THE government estimates that around P846 billion in additional stimulus is needed to revive the economy, which will see around P2.2 trillion in losses so far this year due to the pandemic.

“We have also looked at the numbers, and it appears that to fully recover, the government would be needing P846 billion worth of initial stimulus,” Socioeconomic Planning Acting Secretary Karl Kendrick T. Chua said during the Financial Executives Institute of the Philippines (FINEX) online forum on Thursday.

Based on Mr. Chua’s presentation, the total gross value-added losses this year could hit P2.2 trillion, which includes P1.919 trillion in losses from profits and wages.

Based on these estimates by the National Economic and Development Authority (NEDA) and the Department of Finance (DoF), the economy is seen to contract by as much as 3.4% this year or 2% at best.

To help the economy get back on track, Mr. Chua said the additional stimulus needed is valued at P846 billion that has a 2.27 multiplier effect, and equivalent to 4.4% of gross domestic product (GDP).

“The good news here is we don’t need to put everything in the national government’s budget,” he said.

Mr. Chua said only P173 billion, equivalent to 0.9% of GDP, will be spent by the government through its fiscal stimulus program under the proposed Philippine Program for Recovery with Equity and Solidarity. He said this could push the budget deficit to nine percent levels, higher than the earlier projected of 8.1% but is still “sustainable.”

“However, let’s not forget we can use savings, off-budget, monetary policy, financial sector regulatory relief, and also the private sector can contribute the balance of P673 billion (3.5% of GDP) so the whole idea is we work together within government and also as a whole nation,” he said.

Congress is considering the P1.3-trillion Philippine Economic Stimulus Act (PESA) Bill, which allots P568 billion worth of new programs to be rolled out within the year.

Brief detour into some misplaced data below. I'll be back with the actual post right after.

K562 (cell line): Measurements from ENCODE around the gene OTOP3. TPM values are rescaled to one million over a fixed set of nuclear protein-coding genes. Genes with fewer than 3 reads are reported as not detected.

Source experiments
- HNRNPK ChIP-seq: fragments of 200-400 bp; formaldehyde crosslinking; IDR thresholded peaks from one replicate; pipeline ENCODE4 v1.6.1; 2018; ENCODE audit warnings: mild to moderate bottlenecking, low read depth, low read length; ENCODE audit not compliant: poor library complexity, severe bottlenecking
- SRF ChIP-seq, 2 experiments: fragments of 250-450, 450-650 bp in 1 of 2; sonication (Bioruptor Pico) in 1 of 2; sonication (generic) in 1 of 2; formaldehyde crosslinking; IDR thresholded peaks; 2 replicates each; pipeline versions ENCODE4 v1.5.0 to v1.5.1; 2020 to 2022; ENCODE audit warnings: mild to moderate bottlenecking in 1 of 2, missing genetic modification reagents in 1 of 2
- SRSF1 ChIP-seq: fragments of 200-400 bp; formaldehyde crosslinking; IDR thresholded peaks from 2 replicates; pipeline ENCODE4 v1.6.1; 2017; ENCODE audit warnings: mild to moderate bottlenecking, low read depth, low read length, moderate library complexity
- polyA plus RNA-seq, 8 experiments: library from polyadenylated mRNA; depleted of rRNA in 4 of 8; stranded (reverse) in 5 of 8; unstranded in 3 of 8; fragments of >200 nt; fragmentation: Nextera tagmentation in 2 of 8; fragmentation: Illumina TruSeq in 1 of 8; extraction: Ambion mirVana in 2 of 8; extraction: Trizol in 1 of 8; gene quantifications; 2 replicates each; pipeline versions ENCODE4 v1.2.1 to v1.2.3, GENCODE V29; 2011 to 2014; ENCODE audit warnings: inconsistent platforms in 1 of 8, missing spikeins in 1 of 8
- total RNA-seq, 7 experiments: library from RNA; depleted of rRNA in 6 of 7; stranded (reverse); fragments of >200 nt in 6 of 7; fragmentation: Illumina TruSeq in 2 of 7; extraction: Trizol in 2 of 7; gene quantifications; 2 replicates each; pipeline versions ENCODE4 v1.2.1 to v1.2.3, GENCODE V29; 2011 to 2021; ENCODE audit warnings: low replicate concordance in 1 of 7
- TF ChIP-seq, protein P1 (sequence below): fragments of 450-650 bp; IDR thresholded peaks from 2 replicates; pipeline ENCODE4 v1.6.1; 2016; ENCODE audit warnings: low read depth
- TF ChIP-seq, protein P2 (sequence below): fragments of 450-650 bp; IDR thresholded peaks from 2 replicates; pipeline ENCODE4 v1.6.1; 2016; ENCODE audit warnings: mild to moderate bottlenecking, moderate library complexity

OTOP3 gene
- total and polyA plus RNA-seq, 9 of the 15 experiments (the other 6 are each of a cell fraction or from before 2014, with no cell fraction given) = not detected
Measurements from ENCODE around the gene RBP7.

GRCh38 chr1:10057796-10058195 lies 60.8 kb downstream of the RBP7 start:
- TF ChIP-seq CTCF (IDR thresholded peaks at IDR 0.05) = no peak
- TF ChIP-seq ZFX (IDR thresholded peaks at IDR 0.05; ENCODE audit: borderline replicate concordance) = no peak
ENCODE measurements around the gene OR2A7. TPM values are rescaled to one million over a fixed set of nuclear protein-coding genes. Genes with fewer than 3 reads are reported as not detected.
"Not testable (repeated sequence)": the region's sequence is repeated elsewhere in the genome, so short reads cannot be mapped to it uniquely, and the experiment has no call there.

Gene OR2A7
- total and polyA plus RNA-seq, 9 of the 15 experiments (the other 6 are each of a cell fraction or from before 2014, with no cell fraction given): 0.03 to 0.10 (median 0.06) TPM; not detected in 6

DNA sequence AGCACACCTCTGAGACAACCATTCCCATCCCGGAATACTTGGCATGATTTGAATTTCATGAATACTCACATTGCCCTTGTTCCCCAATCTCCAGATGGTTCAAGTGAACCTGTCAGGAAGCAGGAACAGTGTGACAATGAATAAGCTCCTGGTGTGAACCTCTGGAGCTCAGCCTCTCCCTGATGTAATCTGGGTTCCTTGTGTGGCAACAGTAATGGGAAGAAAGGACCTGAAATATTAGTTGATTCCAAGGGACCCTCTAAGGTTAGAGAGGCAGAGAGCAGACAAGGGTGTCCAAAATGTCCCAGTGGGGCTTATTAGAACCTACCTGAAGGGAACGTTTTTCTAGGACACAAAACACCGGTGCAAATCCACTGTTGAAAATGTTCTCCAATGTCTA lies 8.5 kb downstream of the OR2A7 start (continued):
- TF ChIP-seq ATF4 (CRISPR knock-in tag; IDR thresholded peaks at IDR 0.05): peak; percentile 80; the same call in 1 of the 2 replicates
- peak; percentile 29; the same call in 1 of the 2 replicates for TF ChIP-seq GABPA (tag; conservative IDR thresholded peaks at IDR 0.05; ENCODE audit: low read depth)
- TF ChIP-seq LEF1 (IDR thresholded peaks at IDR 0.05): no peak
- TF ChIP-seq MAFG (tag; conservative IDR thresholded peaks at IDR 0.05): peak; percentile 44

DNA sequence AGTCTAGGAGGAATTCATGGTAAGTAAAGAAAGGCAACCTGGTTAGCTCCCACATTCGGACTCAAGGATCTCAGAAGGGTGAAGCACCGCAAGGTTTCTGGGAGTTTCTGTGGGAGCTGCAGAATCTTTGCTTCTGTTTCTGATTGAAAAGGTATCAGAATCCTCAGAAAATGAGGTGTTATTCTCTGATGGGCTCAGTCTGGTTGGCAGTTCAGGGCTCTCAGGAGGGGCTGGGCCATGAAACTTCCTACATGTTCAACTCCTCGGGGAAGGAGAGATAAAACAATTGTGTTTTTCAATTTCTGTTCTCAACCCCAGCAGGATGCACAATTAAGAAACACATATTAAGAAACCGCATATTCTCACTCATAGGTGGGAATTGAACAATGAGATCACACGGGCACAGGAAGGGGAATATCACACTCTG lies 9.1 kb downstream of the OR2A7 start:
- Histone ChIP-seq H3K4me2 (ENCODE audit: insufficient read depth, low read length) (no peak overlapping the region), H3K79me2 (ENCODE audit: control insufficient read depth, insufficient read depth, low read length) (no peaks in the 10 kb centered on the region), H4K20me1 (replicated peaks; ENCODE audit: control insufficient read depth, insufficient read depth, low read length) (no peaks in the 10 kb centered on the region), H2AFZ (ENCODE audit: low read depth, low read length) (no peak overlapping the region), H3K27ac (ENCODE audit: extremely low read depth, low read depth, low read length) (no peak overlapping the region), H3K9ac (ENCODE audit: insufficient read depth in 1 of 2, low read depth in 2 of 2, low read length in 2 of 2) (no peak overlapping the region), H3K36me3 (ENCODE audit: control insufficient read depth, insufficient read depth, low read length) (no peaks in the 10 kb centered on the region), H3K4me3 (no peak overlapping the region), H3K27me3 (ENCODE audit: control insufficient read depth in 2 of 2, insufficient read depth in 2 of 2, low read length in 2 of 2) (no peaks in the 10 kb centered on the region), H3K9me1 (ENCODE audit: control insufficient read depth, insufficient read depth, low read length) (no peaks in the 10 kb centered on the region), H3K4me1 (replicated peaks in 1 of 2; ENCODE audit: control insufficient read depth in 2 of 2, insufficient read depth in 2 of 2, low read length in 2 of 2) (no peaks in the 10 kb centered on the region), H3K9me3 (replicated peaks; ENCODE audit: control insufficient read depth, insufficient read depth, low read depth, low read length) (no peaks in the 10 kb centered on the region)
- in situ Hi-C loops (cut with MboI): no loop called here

On the monetary side, Bangko Sentral ng Pilipinas (BSP) Governor Benjamin E. Diokno said they are currently studying additional measures to “ensure sustained soundness, stability resiliency and inclusivity” of the banking community.

Mr. Diokno said the central bank is also considering tweaks to New Central Bank Act to strengthen supervision over financial conglomerates as among the legislative measures they are eyeing post-COVID-19.

Meanwhile, restarting the “Build, Build, Build” program has been touted as one of the largest stimulus programs of the government due to its multiplier effects and ability to create jobs.

Presidential Adviser for Flagship Programs Vivencio B. Dizon said they are now reprioritizing the flagship program in line with the “new normal.” He said they are assessing the available fiscal space the state has for infrastructure projects this year up to 2022, as well as the readiness of projects, and the implementation capacity of line agencies.

“We also have to ask the help of the private sector because clearly, the government cannot do this alone,” he said.

Mr. Dizon identified some major infrastructure projects that the government will still continue.

Projects that are still set for completion this year are the Metro Manila Skyway stage 3 project, the Harbor Link project, and the new terminal building at the Clark International Airport.

Also for this year’s completion are Light Rail Transit Line 2 East Extension project and the Bonifacio Global City to Ortigas Center Link Bridge project. — B.M.Laforga